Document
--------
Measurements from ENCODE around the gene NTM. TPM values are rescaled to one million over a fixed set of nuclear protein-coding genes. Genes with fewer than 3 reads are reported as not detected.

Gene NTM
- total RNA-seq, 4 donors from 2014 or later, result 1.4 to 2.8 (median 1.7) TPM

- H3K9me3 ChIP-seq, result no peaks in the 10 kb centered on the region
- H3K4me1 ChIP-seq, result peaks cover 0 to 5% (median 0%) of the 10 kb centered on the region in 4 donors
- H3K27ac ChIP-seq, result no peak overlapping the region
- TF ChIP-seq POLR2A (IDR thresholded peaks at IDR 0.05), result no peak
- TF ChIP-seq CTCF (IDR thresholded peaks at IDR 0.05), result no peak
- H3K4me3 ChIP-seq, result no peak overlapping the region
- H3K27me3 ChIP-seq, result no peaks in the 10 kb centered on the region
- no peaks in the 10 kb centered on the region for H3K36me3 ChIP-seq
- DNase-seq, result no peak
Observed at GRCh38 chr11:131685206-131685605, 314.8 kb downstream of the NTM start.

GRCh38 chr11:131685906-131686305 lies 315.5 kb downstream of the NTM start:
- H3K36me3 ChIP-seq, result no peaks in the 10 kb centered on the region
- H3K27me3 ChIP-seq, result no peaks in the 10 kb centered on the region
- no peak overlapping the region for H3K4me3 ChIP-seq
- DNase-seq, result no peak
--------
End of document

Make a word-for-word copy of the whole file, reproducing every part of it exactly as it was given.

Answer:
Measurements from ENCODE around the gene NTM. TPM values are rescaled to one million over a fixed set of nuclear protein-coding genes. Genes with fewer than 3 reads are reported as not detected.

Gene NTM
- total RNA-seq, 4 donors from 2014 or later, result 1.4 to 2.8 (median 1.7) TPM

- H3K9me3 ChIP-seq, result no peaks in the 10 kb centered on the region
- H3K4me1 ChIP-seq, result peaks cover 0 to 5% (median 0%) of the 10 kb centered on the region in 4 donors
- H3K27ac ChIP-seq, result no peak overlapping the region
- TF ChIP-seq POLR2A (IDR thresholded peaks at IDR 0.05), result no peak
- TF ChIP-seq CTCF (IDR thresholded peaks at IDR 0.05), result no peak
- H3K4me3 ChIP-seq, result no peak overlapping the region
- H3K27me3 ChIP-seq, result no peaks in the 10 kb centered on the region
- no peaks in the 10 kb centered on the region for H3K36me3 ChIP-seq
- DNase-seq, result no peak
Observed at GRCh38 chr11:131685206-131685605, 314.8 kb downstream of the NTM start.

GRCh38 chr11:131685906-131686305 lies 315.5 kb downstream of the NTM start:
- H3K36me3 ChIP-seq, result no peaks in the 10 kb centered on the region
- H3K27me3 ChIP-seq, result no peaks in the 10 kb centered on the region
- no peak overlapping the region for H3K4me3 ChIP-seq
- DNase-seq, result no peak